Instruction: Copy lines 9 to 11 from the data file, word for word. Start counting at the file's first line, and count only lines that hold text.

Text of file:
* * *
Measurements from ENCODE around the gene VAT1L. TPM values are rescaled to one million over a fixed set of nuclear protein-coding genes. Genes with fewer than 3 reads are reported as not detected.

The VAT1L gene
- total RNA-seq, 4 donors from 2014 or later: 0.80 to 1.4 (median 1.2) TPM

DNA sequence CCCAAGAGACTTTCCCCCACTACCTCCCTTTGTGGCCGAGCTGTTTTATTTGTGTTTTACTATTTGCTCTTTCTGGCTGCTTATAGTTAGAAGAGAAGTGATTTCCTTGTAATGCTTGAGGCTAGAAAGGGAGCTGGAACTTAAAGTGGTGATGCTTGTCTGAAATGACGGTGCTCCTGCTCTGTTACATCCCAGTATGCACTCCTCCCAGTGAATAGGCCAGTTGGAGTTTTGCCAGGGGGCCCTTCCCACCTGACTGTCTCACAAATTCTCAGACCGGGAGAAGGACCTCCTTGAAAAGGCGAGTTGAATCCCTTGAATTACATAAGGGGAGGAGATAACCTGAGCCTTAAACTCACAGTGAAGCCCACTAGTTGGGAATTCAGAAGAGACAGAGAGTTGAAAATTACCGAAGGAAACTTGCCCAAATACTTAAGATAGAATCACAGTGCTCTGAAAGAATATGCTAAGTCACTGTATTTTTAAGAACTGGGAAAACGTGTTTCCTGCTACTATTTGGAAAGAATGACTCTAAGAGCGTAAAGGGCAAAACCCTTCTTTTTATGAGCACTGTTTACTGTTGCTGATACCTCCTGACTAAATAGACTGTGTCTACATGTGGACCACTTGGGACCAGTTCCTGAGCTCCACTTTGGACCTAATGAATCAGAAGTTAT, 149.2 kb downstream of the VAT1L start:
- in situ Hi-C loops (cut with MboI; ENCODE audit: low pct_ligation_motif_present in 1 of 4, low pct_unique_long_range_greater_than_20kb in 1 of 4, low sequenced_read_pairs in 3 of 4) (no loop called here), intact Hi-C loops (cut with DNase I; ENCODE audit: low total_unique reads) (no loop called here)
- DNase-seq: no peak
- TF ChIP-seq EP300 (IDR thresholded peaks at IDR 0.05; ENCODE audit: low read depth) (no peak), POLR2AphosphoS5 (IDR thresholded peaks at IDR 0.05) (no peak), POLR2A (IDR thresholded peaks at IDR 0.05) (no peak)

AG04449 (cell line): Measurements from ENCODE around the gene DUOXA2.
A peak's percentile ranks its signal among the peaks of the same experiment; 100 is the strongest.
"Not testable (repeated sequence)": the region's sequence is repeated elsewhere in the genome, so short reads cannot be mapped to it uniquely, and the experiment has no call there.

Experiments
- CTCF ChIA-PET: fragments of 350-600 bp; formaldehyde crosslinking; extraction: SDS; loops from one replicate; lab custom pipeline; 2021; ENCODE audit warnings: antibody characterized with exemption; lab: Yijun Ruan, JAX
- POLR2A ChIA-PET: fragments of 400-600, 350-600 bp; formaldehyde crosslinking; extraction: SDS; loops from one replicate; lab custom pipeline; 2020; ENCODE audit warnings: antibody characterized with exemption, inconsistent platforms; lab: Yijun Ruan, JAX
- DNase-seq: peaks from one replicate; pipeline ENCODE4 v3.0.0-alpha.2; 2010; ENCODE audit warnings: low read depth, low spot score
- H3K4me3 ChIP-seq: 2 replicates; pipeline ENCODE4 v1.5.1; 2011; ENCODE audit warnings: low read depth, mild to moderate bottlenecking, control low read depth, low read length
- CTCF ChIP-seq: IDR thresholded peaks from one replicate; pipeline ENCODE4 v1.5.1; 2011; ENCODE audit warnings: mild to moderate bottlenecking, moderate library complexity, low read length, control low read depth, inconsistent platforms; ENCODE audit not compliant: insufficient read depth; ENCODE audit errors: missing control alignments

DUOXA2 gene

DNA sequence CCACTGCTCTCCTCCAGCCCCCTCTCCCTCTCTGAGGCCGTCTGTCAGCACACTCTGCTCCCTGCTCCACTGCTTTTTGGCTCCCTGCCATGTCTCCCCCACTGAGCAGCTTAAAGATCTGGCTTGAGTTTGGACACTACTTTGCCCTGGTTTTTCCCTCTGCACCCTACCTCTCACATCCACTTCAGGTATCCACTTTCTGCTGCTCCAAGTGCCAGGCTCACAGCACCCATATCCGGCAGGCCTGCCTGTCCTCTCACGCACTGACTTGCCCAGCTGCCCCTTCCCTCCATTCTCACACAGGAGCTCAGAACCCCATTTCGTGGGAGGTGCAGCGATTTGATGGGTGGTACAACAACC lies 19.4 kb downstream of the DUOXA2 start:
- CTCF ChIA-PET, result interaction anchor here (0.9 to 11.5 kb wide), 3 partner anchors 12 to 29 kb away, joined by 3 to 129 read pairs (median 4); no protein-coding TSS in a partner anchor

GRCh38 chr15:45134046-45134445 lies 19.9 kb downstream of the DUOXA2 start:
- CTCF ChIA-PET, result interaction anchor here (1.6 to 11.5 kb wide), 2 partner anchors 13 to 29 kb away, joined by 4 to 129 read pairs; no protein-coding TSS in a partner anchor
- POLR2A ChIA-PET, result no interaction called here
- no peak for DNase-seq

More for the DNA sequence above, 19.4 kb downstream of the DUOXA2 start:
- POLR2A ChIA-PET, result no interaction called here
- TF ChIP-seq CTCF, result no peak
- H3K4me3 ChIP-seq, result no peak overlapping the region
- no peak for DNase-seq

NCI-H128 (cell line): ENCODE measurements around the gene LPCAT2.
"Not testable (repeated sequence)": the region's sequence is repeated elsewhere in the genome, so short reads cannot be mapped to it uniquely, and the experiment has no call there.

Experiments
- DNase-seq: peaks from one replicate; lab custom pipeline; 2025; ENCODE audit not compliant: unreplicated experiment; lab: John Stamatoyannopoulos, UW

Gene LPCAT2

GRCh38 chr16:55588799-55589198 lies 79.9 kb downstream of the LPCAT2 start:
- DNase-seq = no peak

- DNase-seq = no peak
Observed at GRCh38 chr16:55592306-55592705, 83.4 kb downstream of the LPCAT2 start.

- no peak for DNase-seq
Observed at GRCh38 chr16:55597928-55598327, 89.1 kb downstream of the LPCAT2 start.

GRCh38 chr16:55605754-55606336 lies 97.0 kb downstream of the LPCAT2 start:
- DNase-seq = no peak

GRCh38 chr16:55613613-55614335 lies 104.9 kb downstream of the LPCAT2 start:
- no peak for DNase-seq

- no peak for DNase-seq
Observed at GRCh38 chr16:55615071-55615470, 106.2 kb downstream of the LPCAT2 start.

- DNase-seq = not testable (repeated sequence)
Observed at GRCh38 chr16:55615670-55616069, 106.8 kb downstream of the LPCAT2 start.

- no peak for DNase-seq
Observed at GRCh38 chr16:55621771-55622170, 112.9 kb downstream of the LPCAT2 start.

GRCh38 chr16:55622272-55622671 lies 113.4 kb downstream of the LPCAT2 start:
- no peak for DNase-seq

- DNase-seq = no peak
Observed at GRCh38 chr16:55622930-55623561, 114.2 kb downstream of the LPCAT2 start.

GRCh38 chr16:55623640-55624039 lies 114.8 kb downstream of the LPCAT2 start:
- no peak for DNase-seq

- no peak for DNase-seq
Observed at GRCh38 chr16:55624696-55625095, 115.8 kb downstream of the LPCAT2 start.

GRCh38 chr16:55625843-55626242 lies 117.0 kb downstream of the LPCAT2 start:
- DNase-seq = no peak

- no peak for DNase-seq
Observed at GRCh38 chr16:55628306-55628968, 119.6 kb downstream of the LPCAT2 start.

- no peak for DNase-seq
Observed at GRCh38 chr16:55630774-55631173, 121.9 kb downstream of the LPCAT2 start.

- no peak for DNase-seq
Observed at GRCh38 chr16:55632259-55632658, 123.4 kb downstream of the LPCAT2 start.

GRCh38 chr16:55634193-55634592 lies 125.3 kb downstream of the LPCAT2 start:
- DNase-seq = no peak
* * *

A peak's percentile ranks its signal among the peaks of the same experiment; 100 is the strongest.
"Not testable (repeated sequence)": the region's sequence is repeated elsewhere in the genome, so short reads cannot be mapped to it uniquely, and the experiment has no call there.

Experiments